As they sang La Marseillaise, the camera settled on a blonde twenty-something in the stands. She smiled as she sang. She glanced at the big screen across the stadium, to remind herself of the lyrics. Entendez-vous dans les campagnes / Mugir ces féroces soldats?
Wembley Stadium sang for France on Tuesday night. It waved flags for her, kept silence for her, shouted <<Allez, les Bleus!>> to encourage her against the hometown team, England, in a friendly. It stood to cheer for her players, who were plainly still traumatized by the events of last week but who trudged onto the pitch anyway.
How rare, these moments. When we embrace each other, when we affirm one another’s pain. When we can stop howling about our intractable differences enough to say, we may not agree on much, but we want an end to this carnage. We may disagree on the means and even the ends — even who “we” are — but we all want better than this, the suffering that has been visited upon Beirut, upon Paris, upon Yola, Nigeria.
How rare, how brief, and how quickly forgotten — if experience is my guide — are these moments. And thus how precious.
In dark days, football is some comfort. Soccer, more than most sports, is spartan in its essence. Eleven players a side, a ball to chase around a green acre-and-a-half, a rulebook that could fit on a Post-It, go. It’s this elemental magic that enchants kids the world over: suburban schoolgirls, hard-edged favela youth, barefoot village boys. It’s this simplicity that we turned to, we who watched the game at Wembley, for a moment’s peace.
But as I watched on Tuesday, I was also reminded that football is exactly what the world isn’t: Manichean. One side versus another, with opposite loyalties plain as the colors they wear. With clear rules of engagement and a clear definition of success. With bright white lines, at 90-degree angles, and a 90-minute clock, to define it.
The leaden eyes of Lassana Diarra showed how it was possible to stand on the pitch while existing off of it. The French midfielder has spent the last five years clawing his way back onto the national squad. Along the way, Diarra — a Parisian of Malian descent, and an observant Muslim — was falsely accused of joining ISIS. He was playing at the Stade de France last week when the attacks came to Paris, claiming his cousin’s life.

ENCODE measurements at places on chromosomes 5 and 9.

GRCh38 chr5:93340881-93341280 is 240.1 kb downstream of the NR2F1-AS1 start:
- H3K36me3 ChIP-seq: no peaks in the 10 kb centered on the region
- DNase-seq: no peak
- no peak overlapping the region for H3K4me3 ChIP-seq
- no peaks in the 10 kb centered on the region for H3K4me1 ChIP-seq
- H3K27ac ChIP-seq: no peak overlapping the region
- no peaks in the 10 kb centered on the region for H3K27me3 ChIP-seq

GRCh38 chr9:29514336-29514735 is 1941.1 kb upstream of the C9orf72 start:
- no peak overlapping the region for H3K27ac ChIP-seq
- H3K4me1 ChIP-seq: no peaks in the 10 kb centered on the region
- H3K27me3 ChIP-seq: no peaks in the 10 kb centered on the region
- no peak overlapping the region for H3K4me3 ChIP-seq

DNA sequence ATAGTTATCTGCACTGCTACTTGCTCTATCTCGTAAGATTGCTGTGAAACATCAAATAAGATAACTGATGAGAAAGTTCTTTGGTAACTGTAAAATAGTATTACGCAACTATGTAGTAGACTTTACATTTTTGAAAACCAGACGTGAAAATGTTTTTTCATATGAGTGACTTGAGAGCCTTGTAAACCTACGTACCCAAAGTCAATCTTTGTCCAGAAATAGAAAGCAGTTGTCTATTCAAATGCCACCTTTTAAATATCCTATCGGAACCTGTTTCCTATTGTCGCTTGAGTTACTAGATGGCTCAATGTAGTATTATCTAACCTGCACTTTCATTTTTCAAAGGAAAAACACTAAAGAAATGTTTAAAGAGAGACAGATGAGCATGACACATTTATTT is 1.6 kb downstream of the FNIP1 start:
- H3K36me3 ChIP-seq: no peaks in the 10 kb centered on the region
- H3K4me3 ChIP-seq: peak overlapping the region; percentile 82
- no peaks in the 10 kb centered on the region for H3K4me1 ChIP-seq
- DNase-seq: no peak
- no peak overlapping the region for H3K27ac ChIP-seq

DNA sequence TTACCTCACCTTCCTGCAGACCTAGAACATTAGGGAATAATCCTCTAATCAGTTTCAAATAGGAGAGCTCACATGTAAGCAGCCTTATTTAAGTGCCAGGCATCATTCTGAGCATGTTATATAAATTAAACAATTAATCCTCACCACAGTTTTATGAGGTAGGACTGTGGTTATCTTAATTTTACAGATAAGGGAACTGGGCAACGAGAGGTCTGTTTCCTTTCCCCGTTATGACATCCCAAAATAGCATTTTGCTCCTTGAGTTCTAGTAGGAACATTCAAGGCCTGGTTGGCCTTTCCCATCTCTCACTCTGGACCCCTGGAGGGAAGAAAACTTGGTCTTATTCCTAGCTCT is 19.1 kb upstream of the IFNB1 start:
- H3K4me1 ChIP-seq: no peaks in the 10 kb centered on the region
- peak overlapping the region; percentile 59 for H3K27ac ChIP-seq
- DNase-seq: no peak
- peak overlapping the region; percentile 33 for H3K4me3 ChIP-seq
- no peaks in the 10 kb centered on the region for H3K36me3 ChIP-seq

“In this climate of terror, it’s important for us all, who are representatives of our country and her diversity, to speak out and to stay united against a horror that has neither color nor religion,” he said.
The pitch glowed with this diversity. The action pinballed between players of Jamaican, Angolan, British, Tunisian, Guinean, Gallic, and Nigerian descent — for a partial list — all playing, somehow, under English and French emblems.
Yet even as they treated us to a show of world-class skill, they embodied the fear and concern that has crept across Europe like frostbite, the acrimonious debates that lie ahead. How many Syrian refugees can the West accept, after this? How do you tell a terrorist from a terrified, desperate survivor? Can you? Why are the West’s Muslim communities so often isolated from the broader public, especially in Europe? Is multiculturalism the problem, or the solution?
On the offensive front: Is ISIS like the hydra of comic books, or can it be defeated? If so, what is the cost? Are our societies willing to own up to that cost and bear it? Does war bring peace, or does it beget war? Should the freedom of a few be traded for the security of many?
These painful, divisive questions couldn’t touch the pitch at Wembley yesterday. They lingered above and beside it, like a mist. They dissipated with the cheers that accompanied every France substitution. They stood still as the players embraced at the center circle for a moment of remembrance.
There’s a reason we’ll remember this game as a show of solidarity. Sport is one of the last social institutions that encourages us to strip the labels and identities that normally define us. If we’re being honest, it replaces these labels with new ones: Patriots fan, Barça fan, Ole Miss fan, etc. But by temporarily scrapping the divisions that normally seem so inherent — class, race, nationality, faith, political party — sports also raise the question of how real these divisions were to begin with.
That is what charged the air at Wembley. That is what made possible our Marseillaise moment, when we stood, and sang, and honored the dead, and hoped for better.
Yet sports can’t redeem society, any more than pink ribbons can cure breast cancer. There are weighty, terrifying questions to answer. They are the ones that have always divided us, and they can’t be resolved on the pitch, or even with the dualistic logic of the game. Football may comfort us, but it cannot guide us.
Cover photo from nytimes.com | Facundo Arrizabalaga/European Pressphoto Agency.